› -With the Montreal Symphony Orchestra performing Brahms’s Alto Rhapsody at the Knowlton Festival, August 7 (Knowlton Festival Theatre, 8 PM) www.festivaldeknowlton.com

› -With the Montreal Opera as Zita in Puccini’s Gianni Schicchi, September 26, 30 and October 3, 5, and 8. (Salle Wilfrid-Pelletier, 8 PM)

Career Highlights

In November, Marie-Nicole Lemieux will celebrate 10 years of her
professional career. Here are some of her highlights:

› Winning the Queen Elizabeth Competition in 2001

Orlando furioso at Théatre des Champs-Elysées in 2003

› Beethoven’s Symphony No. 9 with Kurt Masur

Das Lied von der Erde at the Club Musical de Québec

› Schumann Recital at Orford

› Berlioz’s Les Nuits d’été, with Michel Plasson

Schumann : Frauenliebe und -leben

(Joseph K. So)

Marie-Nicole Lemieux, contralto; Daniel Blumenthal, piano

Naïve V5159 (64 min)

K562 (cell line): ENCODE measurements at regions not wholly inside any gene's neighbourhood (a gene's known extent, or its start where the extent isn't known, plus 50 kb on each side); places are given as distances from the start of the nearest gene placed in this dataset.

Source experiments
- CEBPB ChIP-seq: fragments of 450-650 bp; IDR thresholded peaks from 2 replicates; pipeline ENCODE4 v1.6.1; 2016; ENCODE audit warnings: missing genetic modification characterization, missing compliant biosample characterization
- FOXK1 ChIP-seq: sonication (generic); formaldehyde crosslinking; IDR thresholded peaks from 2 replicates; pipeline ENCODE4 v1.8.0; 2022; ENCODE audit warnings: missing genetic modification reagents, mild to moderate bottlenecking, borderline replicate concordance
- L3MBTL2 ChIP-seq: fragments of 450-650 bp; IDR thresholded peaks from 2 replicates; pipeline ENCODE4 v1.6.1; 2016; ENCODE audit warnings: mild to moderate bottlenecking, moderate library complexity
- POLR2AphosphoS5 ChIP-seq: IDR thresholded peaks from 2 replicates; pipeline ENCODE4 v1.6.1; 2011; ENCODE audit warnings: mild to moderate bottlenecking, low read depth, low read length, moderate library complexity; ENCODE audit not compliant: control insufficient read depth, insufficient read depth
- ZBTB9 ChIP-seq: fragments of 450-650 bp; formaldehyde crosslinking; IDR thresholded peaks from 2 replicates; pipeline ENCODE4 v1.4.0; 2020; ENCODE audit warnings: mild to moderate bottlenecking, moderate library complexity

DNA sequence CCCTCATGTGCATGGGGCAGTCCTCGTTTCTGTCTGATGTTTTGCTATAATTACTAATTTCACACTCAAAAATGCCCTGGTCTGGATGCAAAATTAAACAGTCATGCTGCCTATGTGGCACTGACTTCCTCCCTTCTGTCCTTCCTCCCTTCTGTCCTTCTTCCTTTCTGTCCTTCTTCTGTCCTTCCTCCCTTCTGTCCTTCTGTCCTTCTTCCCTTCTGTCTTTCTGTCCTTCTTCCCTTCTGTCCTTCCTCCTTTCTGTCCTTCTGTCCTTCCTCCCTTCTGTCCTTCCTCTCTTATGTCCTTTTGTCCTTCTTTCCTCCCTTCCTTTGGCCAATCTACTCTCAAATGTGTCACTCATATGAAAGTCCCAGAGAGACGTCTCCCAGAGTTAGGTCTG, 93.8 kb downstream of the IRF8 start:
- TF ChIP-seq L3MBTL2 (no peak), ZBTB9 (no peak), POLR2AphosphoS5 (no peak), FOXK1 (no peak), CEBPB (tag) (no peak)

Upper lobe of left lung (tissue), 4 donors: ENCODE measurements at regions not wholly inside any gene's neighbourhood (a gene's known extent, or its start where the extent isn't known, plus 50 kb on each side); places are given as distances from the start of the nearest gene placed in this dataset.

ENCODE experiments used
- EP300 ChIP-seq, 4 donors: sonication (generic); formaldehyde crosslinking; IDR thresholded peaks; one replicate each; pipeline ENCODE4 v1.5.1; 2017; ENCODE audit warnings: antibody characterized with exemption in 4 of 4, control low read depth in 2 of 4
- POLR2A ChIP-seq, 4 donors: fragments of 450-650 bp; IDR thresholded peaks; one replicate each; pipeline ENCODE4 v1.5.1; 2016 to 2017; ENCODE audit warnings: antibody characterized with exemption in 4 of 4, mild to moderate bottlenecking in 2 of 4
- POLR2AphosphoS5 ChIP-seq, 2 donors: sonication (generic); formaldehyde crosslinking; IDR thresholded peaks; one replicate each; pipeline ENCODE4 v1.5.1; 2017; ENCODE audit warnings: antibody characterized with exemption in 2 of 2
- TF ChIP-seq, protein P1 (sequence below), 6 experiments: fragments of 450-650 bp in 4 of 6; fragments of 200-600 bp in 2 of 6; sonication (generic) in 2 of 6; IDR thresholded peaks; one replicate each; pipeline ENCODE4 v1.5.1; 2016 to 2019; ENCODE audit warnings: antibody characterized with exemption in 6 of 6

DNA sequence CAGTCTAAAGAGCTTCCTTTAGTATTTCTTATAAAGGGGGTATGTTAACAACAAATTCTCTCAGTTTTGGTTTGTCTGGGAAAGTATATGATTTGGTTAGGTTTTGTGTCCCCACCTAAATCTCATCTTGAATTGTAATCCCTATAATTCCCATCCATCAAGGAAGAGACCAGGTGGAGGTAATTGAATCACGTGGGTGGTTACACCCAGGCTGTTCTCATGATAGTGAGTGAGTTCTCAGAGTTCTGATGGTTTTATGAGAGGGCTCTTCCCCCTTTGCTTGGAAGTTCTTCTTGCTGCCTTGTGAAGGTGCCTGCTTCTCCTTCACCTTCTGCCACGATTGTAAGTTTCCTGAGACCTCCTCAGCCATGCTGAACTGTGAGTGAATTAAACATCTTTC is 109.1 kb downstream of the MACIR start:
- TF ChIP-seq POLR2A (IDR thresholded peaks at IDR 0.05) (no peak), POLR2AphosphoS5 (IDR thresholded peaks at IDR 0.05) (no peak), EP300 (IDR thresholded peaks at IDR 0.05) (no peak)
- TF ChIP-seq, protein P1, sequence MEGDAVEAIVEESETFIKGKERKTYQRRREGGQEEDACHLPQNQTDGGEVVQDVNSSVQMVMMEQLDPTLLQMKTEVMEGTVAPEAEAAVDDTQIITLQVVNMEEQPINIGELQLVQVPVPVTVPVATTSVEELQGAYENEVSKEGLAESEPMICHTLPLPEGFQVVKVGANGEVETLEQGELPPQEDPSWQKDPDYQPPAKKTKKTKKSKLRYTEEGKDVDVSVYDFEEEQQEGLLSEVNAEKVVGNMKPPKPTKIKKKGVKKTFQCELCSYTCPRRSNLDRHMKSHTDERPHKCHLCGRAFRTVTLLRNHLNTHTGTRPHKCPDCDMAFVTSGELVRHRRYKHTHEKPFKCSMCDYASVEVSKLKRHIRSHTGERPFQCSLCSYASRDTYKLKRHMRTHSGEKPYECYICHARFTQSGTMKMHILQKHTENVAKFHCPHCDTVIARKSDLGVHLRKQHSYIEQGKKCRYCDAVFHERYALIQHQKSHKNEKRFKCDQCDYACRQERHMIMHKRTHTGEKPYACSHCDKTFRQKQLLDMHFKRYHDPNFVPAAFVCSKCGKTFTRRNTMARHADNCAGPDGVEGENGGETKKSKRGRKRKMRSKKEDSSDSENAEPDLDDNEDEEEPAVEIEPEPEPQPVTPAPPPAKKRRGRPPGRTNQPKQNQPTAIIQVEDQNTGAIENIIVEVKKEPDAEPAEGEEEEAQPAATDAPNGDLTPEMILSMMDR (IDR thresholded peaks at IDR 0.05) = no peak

Contralto Marie-Nicole Lemieux continues her felicitous association with the French Naïve label. This new disc of Schumann songs amply demonstrates why she is rapidly becoming the most recorded, and the most important, contralto of our time. The voice is simply gorgeous – a warm, rich, smooth, effortlessly produced sound backed by a flawless technique and exemplary musical intelligence. For those of us who grew up with the voice of the great Maureen Forrester, Lemieux’s timbre in these songs eerily recalls that of a young Forrester. All the songs on this disc are from 1840, when the manic-depressive Schumann was at his creative zenith. The two song cycles Liederkreis and Frauenliebe und leben, plus four other songs including Der Nussbaum and Widmung, both from Myrthen, Op.25, are extremely popular. Lemieux manages to make these chestnuts sound fresh. One is struck by the simplicity and sincerity of her approach to these songs, sung with great attention to textual meaning, but not a hint of artifice or idiosyncratic mannerism. Whether it’s a song requiring a big dramatic statement (Waldesgespräch) or quiet introspection (Mondnacht), Lemieux meets its demands with unfailing beauty of tone. The work of American collaborative pianist Daniel Blumenthal is outstanding. The disc was recorded at Domaine Forget in November 2008. The engineering is superb – the sound is warm, not overly reverberant, with just the right balance between the singer and the piano. The accompanying booklet contains track listings, an interesting essay by Claire Badiou on Schumann and his “Song Year”, artist bios, and texts in German, French and English. This is a remarkable disc that should be in every song lover’s collection.